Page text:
The death of 4 year old Ayen Chol in Melbourne last year was a terrible tragedy. The coroner investigating the death of the Victorian toddler handed down her findings on 28 September.

Among the coroner’s findings was a recommendation that all vets in Victoria be required by law to report any dog they suspect of being a restricted breed when these animals are presented to the veterinarian, despite a submission to the coroner from the Australian Veterinary Association (AVA) outlining the recommendation’s flaws.

The AVA issued a statement outlining its opposition on the grounds that it’s not possible to tell a dog’s breed purely on its appearance, and DNA markers for pit bulls haven’t been identified. The statement also expressed concern that some dogs would not be presented to the veterinarian, and get appropriate veterinary care, if reporting is mandatory.

AVA President, Ben Gardiner, was featured in the ABC television news story covering the release of the coroner’s findings.

Dangerous dogs – a sensible solution is a report which outlines the AVA’s preferred policy approach. The report outlines the scientific evidence about dog bite incidents, and explores the factors that influence a dog’s tendency to bite.

The key element of the strategy is the early identification of potentially aggressive dogs on an individual basis. The strategy requires regulation of ‘potentially dangerous dogs’ as well as ‘dangerous dogs’ that have demonstrated aggression towards people or other pets. Experience from around the world has shown that a truly successful dog bite prevention regime cannot rely on regulation alone. Its success depends on a comprehensive system of measures that support socially responsible pet ownership.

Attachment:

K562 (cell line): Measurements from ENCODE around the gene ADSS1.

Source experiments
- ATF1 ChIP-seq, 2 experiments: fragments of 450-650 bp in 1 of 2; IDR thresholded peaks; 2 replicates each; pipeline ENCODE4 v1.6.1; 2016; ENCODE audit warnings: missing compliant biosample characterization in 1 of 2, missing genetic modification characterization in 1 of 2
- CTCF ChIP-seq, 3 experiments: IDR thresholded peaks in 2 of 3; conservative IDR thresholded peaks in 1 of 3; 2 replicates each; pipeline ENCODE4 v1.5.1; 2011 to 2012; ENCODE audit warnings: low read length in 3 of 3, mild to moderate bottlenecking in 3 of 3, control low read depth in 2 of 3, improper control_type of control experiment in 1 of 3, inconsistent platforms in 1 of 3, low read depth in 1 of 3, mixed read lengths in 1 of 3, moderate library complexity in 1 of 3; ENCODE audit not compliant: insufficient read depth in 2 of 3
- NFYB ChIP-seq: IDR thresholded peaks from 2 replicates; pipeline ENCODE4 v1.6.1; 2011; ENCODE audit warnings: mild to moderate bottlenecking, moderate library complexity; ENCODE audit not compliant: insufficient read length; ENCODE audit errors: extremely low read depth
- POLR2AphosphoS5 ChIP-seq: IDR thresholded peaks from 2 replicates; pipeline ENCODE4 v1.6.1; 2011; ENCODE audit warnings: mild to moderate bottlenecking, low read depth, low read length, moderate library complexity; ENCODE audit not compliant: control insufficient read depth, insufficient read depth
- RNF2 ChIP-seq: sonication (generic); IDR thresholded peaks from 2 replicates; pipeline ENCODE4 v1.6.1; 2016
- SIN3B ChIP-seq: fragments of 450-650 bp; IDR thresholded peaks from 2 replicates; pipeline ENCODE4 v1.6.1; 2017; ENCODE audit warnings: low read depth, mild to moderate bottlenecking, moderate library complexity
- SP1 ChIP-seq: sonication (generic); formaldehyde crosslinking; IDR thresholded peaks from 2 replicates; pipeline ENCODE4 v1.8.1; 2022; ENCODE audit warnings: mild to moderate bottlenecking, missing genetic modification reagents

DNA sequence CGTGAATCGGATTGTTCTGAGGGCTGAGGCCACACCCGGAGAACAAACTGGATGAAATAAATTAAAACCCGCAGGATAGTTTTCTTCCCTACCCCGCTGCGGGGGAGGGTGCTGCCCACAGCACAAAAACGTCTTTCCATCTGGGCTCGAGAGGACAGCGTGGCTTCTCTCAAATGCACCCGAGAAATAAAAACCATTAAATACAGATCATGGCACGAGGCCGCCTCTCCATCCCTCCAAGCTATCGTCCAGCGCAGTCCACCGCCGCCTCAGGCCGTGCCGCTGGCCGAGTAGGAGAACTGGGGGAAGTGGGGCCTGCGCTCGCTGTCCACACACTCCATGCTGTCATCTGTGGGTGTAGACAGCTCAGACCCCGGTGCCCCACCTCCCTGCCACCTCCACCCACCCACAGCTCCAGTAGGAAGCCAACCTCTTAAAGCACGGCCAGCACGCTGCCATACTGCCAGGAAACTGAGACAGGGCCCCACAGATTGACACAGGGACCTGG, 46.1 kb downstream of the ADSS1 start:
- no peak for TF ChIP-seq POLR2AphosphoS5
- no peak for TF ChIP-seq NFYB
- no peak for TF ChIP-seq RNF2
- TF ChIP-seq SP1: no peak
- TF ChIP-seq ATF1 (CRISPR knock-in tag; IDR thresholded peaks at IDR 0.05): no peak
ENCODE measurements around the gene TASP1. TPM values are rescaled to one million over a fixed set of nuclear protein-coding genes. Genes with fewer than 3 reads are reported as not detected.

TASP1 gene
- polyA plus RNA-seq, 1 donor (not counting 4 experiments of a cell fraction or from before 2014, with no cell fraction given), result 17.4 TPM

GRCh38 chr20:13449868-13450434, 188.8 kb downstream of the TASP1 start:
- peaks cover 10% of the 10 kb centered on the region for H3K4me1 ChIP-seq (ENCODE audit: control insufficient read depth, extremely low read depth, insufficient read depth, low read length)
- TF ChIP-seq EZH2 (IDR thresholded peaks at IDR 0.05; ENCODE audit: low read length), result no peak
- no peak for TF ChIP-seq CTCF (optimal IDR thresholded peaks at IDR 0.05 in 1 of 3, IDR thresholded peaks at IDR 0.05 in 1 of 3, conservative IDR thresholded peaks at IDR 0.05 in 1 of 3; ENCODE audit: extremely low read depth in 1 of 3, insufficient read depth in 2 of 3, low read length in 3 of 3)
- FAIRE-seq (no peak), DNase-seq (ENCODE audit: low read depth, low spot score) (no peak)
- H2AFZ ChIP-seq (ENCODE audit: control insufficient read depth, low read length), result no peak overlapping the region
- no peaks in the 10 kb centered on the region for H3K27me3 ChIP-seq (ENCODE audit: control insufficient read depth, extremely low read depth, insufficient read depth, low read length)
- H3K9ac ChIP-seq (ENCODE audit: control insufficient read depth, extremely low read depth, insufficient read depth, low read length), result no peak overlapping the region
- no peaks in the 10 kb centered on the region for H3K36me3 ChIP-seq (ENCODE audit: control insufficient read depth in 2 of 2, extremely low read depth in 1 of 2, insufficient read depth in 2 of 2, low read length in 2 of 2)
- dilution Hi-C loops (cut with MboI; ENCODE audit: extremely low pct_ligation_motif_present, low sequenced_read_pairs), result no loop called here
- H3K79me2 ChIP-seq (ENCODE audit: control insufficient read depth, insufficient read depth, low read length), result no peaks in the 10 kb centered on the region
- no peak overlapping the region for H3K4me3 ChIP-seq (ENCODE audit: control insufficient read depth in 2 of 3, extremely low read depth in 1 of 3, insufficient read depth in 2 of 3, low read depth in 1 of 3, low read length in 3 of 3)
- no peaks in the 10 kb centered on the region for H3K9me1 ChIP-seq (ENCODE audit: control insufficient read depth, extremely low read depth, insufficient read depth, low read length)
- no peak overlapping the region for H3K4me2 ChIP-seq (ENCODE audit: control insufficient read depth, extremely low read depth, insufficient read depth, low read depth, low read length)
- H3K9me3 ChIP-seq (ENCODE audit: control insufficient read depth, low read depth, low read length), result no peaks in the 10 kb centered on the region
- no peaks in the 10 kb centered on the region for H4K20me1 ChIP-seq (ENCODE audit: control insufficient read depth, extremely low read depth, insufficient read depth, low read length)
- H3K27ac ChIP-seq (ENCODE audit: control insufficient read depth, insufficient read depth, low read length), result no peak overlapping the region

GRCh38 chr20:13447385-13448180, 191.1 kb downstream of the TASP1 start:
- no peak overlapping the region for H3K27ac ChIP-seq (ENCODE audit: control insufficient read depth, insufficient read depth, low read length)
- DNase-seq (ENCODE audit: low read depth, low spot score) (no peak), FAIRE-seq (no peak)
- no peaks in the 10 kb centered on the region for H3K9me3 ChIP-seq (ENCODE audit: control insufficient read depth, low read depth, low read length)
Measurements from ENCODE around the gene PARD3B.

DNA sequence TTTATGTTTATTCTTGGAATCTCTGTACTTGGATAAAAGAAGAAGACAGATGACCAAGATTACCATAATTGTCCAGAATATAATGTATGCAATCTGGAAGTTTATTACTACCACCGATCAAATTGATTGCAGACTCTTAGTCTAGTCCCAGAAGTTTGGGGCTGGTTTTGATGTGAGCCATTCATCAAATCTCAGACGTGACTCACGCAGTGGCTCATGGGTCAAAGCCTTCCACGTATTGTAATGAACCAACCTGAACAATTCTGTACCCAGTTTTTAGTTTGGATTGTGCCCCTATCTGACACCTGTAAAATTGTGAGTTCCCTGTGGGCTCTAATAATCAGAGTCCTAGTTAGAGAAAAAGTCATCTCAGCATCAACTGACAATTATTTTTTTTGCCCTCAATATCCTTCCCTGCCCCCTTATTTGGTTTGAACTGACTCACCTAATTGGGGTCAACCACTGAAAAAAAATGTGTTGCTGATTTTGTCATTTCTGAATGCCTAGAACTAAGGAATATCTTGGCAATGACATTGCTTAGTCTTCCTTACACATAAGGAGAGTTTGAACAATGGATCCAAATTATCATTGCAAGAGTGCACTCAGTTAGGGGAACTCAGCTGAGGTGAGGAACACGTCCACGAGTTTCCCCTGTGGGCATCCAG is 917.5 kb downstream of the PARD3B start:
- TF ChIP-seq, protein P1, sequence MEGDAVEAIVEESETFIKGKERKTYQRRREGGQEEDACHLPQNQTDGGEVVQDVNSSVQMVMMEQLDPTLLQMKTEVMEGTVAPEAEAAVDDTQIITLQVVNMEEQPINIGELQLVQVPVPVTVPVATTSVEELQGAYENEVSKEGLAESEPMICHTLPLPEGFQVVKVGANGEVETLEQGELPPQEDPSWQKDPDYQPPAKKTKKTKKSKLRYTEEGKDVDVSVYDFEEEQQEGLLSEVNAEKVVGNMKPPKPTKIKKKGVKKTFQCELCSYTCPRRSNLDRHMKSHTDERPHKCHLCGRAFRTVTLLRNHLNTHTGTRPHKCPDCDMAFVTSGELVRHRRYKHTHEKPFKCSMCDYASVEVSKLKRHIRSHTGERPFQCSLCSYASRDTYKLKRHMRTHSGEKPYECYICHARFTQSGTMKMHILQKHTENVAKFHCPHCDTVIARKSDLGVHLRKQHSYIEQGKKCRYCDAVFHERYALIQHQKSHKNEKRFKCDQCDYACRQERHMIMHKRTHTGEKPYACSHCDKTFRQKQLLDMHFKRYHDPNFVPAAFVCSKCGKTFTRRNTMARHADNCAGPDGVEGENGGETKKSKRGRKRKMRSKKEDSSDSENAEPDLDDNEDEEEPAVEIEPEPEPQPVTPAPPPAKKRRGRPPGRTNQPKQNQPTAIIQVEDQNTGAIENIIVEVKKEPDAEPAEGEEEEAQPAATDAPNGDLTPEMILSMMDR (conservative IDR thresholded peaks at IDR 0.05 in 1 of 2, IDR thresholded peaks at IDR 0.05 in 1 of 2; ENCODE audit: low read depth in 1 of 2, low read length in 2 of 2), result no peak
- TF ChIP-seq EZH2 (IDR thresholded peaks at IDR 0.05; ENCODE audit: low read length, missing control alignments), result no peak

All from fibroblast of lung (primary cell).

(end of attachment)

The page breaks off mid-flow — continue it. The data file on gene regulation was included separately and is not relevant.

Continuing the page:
The strategy proposes:-

  • Effective identification and registration of all dogs
  • A national reporting system to track dog bite incidents consistently with mandatory reporting of dog bite incidents to the national database
  • Temperament testing encouraged by reduced registration costs
  • Education of the whole community including pet owners, breeders, parents and children – research has shown that education is effective in reducing dog bite incidents

Most dog bites take place in homes with familiar family pets and most people bitten by dogs are children under 10 years of age. No bite prevention strategy can be successful without taking steps to reduce these incidents, numerically far greater than bites taking place in public places and caused by unknown dogs.